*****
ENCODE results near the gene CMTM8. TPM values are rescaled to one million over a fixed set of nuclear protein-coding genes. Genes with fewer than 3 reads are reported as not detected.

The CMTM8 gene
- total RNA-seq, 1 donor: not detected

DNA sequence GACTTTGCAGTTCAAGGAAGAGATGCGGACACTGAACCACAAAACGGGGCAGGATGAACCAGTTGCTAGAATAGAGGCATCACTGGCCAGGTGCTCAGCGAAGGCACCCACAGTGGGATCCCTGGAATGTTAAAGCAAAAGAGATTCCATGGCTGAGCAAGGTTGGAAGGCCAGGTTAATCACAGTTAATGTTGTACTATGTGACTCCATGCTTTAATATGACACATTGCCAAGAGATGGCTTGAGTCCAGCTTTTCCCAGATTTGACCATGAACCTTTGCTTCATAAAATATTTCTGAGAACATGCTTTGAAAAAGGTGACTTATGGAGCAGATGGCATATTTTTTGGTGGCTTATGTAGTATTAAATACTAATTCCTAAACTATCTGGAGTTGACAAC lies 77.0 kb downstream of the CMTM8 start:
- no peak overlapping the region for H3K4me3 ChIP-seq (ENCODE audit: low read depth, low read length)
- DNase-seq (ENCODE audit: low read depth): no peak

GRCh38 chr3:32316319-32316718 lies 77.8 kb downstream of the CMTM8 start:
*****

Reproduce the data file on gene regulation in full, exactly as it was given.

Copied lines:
ENCODE results near the gene CMTM8. TPM values are rescaled to one million over a fixed set of nuclear protein-coding genes. Genes with fewer than 3 reads are reported as not detected.

The CMTM8 gene
- total RNA-seq, 1 donor: not detected

DNA sequence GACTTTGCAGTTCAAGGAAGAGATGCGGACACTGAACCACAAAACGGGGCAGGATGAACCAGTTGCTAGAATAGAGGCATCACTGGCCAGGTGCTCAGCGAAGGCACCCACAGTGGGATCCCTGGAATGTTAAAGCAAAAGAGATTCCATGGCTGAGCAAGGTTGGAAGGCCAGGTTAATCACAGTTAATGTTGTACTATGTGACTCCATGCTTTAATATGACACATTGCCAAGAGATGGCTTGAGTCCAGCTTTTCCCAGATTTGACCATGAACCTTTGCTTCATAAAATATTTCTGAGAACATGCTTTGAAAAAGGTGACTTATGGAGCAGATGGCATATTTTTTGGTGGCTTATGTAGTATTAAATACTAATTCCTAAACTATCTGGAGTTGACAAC lies 77.0 kb downstream of the CMTM8 start:
- no peak overlapping the region for H3K4me3 ChIP-seq (ENCODE audit: low read depth, low read length)
- DNase-seq (ENCODE audit: low read depth): no peak

GRCh38 chr3:32316319-32316718 lies 77.8 kb downstream of the CMTM8 start: